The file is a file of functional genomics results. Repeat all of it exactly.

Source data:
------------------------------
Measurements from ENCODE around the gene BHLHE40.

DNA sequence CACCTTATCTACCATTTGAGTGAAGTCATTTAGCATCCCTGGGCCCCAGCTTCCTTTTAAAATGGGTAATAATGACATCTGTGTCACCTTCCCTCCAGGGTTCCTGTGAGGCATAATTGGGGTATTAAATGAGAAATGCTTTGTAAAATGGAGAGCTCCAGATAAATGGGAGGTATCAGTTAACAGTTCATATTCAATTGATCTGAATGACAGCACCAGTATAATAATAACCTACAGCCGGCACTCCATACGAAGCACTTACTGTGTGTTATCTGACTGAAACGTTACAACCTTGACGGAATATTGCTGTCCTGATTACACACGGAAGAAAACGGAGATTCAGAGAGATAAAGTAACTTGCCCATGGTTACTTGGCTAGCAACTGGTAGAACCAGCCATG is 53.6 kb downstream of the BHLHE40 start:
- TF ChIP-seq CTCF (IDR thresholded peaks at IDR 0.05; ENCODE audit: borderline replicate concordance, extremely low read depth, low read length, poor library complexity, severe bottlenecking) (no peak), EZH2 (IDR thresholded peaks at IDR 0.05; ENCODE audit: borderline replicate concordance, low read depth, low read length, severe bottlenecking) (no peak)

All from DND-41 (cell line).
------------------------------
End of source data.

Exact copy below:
Measurements from ENCODE around the gene BHLHE40.

DNA sequence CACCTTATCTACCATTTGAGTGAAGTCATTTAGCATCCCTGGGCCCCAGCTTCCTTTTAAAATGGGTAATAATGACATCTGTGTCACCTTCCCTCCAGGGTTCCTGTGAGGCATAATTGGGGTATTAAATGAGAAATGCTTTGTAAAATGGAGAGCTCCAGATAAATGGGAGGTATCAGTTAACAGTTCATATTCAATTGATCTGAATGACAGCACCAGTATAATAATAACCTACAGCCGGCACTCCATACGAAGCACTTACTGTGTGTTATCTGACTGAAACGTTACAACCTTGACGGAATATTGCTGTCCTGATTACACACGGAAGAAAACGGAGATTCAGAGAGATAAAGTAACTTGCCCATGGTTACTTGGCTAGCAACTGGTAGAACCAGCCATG is 53.6 kb downstream of the BHLHE40 start:
- TF ChIP-seq CTCF (IDR thresholded peaks at IDR 0.05; ENCODE audit: borderline replicate concordance, extremely low read depth, low read length, poor library complexity, severe bottlenecking) (no peak), EZH2 (IDR thresholded peaks at IDR 0.05; ENCODE audit: borderline replicate concordance, low read depth, low read length, severe bottlenecking) (no peak)

All from DND-41 (cell line).